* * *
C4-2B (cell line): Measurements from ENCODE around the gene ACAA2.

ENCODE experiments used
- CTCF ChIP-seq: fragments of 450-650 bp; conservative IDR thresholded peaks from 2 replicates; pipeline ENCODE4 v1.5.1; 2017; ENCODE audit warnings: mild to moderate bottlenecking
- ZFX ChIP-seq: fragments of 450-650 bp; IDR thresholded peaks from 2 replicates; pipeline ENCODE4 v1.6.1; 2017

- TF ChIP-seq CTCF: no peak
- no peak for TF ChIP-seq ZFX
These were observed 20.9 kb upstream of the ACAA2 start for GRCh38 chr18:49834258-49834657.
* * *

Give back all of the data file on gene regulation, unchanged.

C4-2B (cell line): Measurements from ENCODE around the gene ACAA2.

ENCODE experiments used
- CTCF ChIP-seq: fragments of 450-650 bp; conservative IDR thresholded peaks from 2 replicates; pipeline ENCODE4 v1.5.1; 2017; ENCODE audit warnings: mild to moderate bottlenecking
- ZFX ChIP-seq: fragments of 450-650 bp; IDR thresholded peaks from 2 replicates; pipeline ENCODE4 v1.6.1; 2017

- TF ChIP-seq CTCF: no peak
- no peak for TF ChIP-seq ZFX
These were observed 20.9 kb upstream of the ACAA2 start for GRCh38 chr18:49834258-49834657.